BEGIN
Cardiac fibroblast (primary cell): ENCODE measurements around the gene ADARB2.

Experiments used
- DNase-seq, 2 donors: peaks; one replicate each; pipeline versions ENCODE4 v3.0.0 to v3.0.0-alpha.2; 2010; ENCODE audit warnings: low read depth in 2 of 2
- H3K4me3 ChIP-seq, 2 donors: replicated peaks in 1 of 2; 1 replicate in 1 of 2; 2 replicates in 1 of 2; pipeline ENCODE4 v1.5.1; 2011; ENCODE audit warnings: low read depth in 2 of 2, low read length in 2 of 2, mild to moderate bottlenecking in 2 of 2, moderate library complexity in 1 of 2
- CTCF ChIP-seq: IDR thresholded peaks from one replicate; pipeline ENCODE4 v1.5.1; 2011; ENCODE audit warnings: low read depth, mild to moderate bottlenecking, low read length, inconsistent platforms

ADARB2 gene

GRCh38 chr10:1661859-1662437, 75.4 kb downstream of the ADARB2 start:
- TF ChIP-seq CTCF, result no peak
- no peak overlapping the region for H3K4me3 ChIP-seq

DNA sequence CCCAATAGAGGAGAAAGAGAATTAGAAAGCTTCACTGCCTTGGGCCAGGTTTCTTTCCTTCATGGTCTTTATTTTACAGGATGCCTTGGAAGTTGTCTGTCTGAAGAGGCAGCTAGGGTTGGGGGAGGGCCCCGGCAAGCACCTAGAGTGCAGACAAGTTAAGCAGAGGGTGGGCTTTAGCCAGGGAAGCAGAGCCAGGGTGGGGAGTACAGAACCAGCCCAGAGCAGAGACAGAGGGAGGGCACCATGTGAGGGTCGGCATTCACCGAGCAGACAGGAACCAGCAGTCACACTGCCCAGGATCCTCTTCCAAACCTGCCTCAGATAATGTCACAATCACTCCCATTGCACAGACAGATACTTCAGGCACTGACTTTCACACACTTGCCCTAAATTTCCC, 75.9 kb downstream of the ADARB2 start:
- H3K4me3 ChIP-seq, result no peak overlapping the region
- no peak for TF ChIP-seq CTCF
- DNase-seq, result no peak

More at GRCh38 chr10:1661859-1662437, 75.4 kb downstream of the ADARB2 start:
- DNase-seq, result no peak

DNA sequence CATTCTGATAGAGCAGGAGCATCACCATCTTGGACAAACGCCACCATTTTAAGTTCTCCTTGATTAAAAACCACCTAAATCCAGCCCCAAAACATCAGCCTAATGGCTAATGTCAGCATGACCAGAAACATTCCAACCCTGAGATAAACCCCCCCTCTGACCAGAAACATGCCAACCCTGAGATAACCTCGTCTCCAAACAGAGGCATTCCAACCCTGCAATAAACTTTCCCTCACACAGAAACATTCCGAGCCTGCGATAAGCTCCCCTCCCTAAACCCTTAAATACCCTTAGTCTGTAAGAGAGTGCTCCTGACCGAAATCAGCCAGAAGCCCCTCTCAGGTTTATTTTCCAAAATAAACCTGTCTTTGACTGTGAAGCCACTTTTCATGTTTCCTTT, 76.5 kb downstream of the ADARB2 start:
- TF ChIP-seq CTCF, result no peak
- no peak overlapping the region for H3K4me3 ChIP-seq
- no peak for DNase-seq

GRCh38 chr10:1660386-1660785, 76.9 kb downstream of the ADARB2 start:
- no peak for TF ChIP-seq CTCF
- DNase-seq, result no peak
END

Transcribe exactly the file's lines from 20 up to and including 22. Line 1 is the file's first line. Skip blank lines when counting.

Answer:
GRCh38 chr10:1660386-1660785, 76.9 kb downstream of the ADARB2 start:
- no peak for TF ChIP-seq CTCF
- DNase-seq, result no peak